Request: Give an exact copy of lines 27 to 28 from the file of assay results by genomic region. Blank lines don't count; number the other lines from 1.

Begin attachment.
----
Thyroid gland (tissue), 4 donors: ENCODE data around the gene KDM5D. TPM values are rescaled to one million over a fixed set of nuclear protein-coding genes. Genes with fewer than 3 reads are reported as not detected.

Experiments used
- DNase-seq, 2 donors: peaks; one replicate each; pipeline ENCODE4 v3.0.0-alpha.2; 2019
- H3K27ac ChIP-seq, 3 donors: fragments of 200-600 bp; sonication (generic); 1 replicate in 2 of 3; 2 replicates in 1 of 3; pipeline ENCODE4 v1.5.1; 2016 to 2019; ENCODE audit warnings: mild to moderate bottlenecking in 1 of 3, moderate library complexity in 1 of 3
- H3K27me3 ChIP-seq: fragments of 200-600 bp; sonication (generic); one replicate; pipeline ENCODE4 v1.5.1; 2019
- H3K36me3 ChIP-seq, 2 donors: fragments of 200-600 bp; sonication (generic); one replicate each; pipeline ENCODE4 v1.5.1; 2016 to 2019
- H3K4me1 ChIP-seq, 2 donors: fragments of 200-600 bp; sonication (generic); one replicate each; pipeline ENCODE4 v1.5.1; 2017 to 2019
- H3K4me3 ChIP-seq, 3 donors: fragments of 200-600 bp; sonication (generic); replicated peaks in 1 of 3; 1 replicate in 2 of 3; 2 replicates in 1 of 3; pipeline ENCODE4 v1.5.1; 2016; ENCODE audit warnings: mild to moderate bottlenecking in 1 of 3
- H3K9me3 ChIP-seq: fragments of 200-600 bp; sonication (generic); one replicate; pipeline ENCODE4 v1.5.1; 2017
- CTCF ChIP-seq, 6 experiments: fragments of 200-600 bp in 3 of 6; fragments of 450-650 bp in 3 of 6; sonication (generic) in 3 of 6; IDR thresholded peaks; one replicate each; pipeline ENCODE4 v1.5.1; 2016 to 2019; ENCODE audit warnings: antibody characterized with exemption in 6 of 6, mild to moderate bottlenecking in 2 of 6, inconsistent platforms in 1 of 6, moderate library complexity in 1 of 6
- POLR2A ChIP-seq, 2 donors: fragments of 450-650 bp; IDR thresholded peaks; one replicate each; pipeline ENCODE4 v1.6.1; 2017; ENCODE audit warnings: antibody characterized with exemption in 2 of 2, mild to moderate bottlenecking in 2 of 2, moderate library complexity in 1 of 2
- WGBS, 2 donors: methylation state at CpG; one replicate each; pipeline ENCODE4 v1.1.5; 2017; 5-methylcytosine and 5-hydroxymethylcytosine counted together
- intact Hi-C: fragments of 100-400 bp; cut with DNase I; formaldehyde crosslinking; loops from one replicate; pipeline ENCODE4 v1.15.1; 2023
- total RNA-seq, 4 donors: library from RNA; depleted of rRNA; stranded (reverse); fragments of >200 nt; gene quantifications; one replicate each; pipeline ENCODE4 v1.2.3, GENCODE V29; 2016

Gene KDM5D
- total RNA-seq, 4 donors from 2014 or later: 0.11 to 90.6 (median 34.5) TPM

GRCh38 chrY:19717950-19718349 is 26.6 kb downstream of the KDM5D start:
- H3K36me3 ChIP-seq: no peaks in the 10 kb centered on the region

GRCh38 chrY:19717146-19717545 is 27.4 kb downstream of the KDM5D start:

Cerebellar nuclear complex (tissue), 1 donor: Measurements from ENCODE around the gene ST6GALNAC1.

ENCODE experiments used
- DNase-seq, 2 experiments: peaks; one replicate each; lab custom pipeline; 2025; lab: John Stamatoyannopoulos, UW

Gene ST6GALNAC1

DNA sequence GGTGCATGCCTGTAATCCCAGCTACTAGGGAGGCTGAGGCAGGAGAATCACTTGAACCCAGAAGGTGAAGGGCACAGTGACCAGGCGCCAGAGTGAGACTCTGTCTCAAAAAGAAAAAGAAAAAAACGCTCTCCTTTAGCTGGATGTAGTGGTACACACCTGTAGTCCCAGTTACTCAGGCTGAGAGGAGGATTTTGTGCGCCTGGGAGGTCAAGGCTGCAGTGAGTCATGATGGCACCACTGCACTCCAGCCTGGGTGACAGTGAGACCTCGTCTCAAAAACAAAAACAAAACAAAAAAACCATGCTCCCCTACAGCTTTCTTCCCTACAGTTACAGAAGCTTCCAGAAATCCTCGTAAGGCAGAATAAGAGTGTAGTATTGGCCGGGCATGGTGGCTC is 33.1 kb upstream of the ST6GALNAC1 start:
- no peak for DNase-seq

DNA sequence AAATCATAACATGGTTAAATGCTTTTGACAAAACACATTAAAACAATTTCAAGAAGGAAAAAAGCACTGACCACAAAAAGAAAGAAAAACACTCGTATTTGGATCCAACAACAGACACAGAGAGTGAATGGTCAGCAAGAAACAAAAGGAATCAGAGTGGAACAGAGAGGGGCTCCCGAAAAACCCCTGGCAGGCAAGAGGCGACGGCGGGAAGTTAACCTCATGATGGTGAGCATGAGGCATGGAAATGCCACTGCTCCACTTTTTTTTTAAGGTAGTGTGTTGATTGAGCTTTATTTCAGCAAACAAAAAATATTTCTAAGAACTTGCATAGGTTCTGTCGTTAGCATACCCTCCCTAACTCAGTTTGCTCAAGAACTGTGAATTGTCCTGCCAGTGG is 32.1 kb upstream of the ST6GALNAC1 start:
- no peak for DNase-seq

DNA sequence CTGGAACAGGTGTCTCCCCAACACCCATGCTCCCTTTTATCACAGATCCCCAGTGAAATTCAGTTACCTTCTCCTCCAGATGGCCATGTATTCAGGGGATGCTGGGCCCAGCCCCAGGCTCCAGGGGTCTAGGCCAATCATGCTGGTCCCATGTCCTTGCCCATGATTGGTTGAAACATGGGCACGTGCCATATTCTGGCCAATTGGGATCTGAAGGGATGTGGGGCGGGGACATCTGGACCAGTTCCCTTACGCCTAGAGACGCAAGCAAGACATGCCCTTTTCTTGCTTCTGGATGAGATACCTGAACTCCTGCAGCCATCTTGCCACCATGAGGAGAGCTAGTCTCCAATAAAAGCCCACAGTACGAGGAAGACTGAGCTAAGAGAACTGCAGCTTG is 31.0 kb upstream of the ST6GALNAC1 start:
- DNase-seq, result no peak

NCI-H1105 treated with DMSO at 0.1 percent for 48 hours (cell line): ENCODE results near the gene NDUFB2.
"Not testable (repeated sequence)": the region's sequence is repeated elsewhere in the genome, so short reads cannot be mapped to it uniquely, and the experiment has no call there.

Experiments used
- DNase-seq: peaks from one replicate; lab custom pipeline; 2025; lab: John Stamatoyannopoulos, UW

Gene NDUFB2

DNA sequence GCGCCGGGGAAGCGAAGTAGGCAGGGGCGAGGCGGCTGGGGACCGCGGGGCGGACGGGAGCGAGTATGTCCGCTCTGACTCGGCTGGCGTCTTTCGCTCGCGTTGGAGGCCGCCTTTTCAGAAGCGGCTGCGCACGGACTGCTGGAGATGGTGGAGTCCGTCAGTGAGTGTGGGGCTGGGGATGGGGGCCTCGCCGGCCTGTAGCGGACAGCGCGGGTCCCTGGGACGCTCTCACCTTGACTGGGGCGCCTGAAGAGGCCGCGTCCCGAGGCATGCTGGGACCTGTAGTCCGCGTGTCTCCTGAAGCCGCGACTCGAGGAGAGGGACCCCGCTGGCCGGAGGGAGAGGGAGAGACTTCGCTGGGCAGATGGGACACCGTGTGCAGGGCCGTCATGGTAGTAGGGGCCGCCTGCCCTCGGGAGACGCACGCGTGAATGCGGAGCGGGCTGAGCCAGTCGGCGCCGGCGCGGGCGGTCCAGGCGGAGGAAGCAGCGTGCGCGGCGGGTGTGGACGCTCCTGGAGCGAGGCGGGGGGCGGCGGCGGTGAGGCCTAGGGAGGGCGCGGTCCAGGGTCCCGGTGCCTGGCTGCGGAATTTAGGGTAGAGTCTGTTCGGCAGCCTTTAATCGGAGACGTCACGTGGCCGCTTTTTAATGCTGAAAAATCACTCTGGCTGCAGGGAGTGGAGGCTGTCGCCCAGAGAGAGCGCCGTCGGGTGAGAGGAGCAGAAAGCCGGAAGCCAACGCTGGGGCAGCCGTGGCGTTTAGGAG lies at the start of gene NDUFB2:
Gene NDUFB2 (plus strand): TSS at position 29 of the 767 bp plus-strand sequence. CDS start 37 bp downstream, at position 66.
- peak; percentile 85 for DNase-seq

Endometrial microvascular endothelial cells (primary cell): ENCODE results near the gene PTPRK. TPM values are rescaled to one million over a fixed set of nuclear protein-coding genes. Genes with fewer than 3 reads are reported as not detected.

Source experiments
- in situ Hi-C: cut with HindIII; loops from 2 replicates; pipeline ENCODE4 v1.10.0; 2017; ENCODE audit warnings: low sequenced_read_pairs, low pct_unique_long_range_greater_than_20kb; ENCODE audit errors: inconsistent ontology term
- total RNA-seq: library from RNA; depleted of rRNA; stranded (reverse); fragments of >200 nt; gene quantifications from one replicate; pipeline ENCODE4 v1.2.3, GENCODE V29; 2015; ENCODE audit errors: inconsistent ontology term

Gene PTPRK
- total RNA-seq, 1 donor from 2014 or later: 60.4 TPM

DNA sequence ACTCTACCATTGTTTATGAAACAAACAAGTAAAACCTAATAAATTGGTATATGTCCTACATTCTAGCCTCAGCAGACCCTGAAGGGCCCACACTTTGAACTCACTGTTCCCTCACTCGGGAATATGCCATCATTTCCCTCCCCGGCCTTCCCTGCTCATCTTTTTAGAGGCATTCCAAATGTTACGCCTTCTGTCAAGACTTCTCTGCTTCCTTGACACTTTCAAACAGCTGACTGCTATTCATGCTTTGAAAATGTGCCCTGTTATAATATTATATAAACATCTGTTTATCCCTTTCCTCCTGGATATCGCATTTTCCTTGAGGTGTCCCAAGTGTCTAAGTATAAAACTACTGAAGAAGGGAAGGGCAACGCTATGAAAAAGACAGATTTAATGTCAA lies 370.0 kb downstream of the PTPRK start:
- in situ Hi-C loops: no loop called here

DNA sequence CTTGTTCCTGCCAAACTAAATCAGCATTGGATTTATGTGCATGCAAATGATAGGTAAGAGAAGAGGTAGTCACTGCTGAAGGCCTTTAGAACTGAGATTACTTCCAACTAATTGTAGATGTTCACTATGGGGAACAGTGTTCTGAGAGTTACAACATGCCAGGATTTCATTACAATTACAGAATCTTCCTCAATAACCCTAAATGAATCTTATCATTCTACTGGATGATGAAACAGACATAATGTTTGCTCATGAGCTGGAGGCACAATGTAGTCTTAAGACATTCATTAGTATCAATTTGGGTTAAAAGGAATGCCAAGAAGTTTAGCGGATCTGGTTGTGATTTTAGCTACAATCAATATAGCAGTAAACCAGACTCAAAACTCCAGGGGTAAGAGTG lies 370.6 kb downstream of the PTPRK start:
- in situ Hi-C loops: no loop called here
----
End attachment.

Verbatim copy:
- no peak for DNase-seq

DNA sequence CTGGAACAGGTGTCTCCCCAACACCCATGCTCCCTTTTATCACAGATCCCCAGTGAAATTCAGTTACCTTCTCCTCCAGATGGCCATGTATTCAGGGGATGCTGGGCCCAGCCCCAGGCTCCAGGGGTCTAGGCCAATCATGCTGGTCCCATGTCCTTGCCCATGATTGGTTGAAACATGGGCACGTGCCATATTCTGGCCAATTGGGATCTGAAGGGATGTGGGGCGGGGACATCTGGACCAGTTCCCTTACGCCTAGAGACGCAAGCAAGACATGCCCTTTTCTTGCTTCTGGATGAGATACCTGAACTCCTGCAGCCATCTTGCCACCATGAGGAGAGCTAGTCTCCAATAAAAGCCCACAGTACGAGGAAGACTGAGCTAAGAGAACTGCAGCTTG is 31.0 kb upstream of the ST6GALNAC1 start: